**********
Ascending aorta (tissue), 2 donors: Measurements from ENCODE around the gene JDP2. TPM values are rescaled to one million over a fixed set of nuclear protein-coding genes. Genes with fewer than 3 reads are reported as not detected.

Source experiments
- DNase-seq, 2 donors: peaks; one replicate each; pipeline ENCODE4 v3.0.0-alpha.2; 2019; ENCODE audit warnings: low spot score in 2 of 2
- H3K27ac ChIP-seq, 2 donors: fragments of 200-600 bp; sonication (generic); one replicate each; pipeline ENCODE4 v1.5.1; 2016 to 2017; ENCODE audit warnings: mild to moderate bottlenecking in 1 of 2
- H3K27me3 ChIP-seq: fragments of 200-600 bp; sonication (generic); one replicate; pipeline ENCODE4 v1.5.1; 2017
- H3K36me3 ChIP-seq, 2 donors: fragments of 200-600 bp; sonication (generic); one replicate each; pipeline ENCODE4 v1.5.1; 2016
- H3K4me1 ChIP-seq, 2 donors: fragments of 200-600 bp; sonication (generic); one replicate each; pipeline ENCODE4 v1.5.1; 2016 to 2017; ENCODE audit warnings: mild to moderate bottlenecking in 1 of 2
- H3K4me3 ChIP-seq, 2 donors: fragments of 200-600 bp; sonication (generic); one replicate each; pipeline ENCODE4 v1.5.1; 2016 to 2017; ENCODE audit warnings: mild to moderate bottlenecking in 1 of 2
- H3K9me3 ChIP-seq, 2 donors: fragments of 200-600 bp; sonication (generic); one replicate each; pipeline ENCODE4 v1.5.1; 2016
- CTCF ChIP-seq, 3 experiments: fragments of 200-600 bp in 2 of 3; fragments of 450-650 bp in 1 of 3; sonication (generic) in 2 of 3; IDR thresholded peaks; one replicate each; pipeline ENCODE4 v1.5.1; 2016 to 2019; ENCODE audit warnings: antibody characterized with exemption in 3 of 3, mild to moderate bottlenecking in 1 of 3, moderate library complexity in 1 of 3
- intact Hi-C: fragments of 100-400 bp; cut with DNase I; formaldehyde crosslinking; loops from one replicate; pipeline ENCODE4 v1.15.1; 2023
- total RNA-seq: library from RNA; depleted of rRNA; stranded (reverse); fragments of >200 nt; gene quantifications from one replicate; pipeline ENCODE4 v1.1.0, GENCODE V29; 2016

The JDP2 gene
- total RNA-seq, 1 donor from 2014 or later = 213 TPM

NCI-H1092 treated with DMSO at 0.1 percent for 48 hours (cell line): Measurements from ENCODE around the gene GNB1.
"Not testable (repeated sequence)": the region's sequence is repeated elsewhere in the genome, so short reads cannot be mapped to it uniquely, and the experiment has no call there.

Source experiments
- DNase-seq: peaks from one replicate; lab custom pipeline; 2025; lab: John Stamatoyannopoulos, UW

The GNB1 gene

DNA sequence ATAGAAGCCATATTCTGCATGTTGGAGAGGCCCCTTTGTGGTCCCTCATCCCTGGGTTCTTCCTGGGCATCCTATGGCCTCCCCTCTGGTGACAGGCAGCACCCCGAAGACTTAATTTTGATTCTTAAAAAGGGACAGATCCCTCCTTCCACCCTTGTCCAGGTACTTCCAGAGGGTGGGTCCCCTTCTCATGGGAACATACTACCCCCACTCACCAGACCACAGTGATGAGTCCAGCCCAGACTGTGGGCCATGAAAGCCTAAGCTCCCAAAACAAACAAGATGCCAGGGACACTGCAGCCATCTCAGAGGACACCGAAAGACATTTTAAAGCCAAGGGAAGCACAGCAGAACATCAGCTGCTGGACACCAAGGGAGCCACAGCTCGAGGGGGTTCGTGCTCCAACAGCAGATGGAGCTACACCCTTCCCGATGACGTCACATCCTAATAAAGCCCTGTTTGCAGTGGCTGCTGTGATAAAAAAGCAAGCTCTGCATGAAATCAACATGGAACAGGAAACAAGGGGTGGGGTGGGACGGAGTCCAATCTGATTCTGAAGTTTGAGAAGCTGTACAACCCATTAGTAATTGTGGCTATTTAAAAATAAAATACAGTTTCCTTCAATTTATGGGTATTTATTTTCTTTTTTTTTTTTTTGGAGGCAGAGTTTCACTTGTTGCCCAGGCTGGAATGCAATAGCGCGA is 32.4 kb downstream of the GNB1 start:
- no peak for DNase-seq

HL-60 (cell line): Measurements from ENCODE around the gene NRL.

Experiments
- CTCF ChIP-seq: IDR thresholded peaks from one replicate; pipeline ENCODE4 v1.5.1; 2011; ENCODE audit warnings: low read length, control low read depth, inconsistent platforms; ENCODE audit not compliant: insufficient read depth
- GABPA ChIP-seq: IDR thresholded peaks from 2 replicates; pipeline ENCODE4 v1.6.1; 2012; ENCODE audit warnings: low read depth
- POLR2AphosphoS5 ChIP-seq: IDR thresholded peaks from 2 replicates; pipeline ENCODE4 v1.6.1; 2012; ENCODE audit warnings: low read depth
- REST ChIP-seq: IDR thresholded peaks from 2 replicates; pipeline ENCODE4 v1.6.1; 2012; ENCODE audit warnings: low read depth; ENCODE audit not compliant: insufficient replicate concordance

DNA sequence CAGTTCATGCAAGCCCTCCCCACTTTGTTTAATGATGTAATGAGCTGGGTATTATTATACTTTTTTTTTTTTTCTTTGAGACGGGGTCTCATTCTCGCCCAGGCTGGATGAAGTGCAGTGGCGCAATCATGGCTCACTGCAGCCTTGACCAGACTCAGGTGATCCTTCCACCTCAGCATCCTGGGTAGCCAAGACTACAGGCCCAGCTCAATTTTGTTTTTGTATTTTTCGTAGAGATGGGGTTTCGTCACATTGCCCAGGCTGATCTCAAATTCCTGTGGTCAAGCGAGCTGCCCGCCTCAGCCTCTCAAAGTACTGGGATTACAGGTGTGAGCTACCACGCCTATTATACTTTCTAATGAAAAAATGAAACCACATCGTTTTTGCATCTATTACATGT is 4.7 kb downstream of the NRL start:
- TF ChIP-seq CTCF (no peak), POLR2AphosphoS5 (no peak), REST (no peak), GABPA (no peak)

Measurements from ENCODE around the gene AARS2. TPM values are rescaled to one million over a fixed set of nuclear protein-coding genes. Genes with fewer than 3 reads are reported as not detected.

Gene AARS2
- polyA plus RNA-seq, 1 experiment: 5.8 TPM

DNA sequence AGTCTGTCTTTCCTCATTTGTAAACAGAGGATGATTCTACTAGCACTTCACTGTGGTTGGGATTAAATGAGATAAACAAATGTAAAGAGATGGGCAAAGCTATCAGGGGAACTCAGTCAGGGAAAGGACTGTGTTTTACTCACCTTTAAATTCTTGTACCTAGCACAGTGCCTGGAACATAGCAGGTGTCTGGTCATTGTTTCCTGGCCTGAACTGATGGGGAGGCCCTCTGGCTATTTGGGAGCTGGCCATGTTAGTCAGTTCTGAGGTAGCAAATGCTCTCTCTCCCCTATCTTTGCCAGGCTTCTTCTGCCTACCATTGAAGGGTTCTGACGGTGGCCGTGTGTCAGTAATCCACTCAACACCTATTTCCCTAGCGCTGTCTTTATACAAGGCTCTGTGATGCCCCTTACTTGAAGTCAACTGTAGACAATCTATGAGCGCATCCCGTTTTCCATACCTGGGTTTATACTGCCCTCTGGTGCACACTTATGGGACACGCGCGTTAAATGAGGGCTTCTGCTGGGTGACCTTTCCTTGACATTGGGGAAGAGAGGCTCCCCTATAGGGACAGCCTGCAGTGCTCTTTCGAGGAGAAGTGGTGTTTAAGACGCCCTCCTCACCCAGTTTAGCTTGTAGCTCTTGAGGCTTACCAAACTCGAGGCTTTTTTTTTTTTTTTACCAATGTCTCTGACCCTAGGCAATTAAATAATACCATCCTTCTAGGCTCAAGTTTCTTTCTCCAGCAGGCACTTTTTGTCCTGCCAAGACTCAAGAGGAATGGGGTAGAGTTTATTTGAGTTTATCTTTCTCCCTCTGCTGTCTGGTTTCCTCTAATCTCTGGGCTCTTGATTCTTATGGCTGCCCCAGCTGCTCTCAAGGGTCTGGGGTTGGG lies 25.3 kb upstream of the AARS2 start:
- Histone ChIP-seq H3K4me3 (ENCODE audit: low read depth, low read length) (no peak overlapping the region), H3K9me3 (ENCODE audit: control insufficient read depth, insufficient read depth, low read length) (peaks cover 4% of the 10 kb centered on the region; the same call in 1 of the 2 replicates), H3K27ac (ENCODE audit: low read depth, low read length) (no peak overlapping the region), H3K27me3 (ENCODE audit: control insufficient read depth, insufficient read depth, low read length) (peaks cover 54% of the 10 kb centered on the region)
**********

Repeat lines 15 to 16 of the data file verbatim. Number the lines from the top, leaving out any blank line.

NCI-H1092 treated with DMSO at 0.1 percent for 48 hours (cell line): Measurements from ENCODE around the gene GNB1.
"Not testable (repeated sequence)": the region's sequence is repeated elsewhere in the genome, so short reads cannot be mapped to it uniquely, and the experiment has no call there.